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When need arises, the Jewish community of St. Louis plays a vital role in providing financial assistance to fund urgently needed basics like food and medicine, and long-term aid like trauma counseling.

This page will help you find proven resources to direct your contributions to areas of humanitarian crises, locally or internationally, whether the disasters be natural or man-made.

 

May 28, 2019 | 3:38 pm
From the Desk of Jerry Silverman
President & CEO, The Jewish Federations of North America

 

A Message from the Jewish Federations of North America about the Fires in Israel

JFNA’s Israel Office reports that the wildfires which broke out in Israel yesterday afternoon have been brought under control, though the nation remains on high alert due to a combination of extreme high temperatures and renewed kite arson from Gaza. Authorities suspect an electrical fault may have caused one of the fires and that improperly extinguished Lag B’Omer bonfires may also have triggered some of the blazes. Public warnings have been issued asking people to avoid lighting campfires and calling for caution with regard to construction work and other activities that might inadvertently ignite brushfires.

Dozens of fire crews worked in tandem with 12 planes and 2 helicopters to battle the flames as they spread to residential areas. The Prime Minister issued a limited call for international assistance yesterday and firefighters from Greece, Croatia and Cyprus are en route while crews from both the Palestinian Authority and Egypt are already working alongside Israeli firefighters. News reports indicate that Russia has also volunteered help.

Approximately 3500 residents were evacuated in the wake of the fires including from Gimzo, Shilat, Kfar Rut, Neot Kedumim, Kfar Daniel, Mevo Modi’im, Kibbutz Harel and the Adam IDF base. Some families spent the night in the Ben Shemen Youth Village while others found shelter with friends and family. Social workers were on hand to assist people with the emotional trauma brought on by the fires.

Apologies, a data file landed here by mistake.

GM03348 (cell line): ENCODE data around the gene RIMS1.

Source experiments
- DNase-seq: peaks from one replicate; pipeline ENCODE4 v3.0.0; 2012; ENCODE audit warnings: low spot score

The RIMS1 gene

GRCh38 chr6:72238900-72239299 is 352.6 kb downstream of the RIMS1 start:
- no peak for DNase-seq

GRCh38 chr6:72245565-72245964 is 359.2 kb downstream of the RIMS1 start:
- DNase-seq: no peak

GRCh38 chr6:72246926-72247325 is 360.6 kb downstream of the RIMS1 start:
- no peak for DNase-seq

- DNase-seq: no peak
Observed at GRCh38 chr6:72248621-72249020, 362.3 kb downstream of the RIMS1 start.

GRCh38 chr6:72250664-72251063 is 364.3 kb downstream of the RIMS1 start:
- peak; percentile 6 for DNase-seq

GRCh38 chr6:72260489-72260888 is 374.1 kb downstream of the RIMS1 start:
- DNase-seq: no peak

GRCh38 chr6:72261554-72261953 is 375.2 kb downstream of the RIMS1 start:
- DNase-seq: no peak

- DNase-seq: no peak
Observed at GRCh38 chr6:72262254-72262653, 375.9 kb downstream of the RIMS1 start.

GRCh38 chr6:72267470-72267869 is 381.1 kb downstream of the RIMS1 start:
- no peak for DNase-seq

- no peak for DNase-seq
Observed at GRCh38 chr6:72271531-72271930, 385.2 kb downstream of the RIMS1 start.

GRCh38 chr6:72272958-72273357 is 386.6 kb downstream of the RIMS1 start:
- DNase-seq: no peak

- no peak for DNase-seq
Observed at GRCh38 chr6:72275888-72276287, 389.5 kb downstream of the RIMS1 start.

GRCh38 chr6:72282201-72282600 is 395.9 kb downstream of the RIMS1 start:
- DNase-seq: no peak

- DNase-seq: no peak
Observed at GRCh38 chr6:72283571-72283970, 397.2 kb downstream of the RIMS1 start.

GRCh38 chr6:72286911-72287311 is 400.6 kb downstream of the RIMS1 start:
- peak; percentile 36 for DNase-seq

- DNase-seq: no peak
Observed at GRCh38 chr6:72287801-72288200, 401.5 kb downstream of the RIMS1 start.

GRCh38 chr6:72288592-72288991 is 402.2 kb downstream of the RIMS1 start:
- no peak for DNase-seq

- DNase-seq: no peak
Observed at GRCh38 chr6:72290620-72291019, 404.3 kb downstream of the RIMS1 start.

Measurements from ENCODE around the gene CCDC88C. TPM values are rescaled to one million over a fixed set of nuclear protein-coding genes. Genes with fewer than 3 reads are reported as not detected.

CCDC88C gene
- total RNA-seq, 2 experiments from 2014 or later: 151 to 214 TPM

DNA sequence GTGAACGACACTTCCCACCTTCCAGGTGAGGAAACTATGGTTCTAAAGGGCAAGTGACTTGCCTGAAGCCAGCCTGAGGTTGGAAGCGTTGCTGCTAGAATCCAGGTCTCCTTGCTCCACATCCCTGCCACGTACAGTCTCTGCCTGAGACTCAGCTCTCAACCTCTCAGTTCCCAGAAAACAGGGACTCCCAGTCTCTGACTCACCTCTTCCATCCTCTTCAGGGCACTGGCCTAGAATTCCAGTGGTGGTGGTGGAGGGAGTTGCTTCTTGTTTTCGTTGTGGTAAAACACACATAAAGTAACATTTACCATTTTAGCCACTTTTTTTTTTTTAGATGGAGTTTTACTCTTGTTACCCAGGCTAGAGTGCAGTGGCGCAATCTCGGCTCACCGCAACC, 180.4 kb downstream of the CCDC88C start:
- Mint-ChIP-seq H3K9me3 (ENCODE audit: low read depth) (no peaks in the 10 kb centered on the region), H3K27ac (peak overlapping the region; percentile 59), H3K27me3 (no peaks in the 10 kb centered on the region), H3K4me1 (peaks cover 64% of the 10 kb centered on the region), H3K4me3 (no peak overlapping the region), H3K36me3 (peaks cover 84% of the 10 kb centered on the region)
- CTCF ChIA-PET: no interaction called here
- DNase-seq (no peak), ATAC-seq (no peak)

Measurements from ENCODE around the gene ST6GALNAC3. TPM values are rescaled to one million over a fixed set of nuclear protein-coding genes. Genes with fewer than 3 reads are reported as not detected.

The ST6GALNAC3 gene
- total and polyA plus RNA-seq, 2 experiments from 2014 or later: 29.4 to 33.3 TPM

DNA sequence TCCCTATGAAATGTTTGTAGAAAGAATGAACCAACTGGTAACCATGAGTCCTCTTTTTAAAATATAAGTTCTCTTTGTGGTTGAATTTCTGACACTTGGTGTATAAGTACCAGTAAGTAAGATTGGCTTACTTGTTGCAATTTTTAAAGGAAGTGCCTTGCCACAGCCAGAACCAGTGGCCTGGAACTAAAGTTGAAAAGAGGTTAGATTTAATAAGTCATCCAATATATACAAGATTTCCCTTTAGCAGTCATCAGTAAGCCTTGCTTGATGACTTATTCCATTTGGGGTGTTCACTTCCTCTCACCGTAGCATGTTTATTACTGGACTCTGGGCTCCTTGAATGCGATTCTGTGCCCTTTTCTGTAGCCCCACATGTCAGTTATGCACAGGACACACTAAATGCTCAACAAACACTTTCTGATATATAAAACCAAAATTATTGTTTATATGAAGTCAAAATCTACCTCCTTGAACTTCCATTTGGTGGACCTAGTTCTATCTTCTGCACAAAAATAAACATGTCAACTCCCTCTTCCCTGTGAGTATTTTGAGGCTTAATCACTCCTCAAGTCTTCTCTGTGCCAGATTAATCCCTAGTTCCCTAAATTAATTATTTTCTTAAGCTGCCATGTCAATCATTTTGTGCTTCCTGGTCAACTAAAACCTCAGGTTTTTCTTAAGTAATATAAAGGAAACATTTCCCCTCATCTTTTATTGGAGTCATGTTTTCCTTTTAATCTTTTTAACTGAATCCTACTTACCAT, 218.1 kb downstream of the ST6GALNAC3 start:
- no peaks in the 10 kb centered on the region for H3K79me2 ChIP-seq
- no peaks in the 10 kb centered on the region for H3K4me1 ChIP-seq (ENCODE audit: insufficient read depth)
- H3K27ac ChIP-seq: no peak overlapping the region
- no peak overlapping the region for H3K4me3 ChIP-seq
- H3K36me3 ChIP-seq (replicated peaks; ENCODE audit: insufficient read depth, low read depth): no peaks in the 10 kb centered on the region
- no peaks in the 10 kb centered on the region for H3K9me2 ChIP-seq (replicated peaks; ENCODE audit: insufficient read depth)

The worst damage was sustained in Mevo Modi’im and Kibbutz Harel with dozens of homes damaged or destroyed. Fortunately, there was no loss of life and only minimal injuries have been reported as a result of the fires. Neighboring woodlands, however, were burnt, and the local animal population was also hit hard. Several roads remained closed this morning including the stretch of Road 443 between Ben Shemen and Modi’in in both directions.

As of 8:00 am Israel time, residents of Gimzo, Shilat and Kfar Daniel were allowed to begin making their way home again. Niv Vizel, Mayor of the Mateh Yehuda Regional Council where the bulk of the damage occurred, has offered to help place those who cannot return home with host families in the area. The Ministry for Social Equality activated an emergency hotline which operated this morning enabling families willing to take in senior citizens evacuated from their homes because of the wildfires to be matched with needy elderly.

Gilad Erdan, Minister of Public Security, and the Prime Minister are meeting with top firefighting and police officials to determine if additional emergency response measures are needed. A major concern is that fires could reignite as a result of the continuing harsh weather conditions.

JFNA staff are in contact with our main partners at the Jewish Agency and JDC as well as RAHEL – the National Emergency Authority. Mateh Yehudah is partnered with the South African Jewish community through the Jewish Agency’s P2G framework, and our colleagues at JAFI are working with them regarding the developing situation.

Best wishes and Shabbat Shalom,

Jerry Silverman

May 28, 2019 | 3:51 pm
From The Washington Post
WashingtonPost.com/Nation/2019/05/23/Jefferson-City-Missouri-Tornado
Donations appreciated to RedCross.org/Local/Missouri.html

 

Violent tornadoes lash Missouri, killing 3 and causing extensive damage

By Peter Baugh, Timothy Bella, Katie Mettler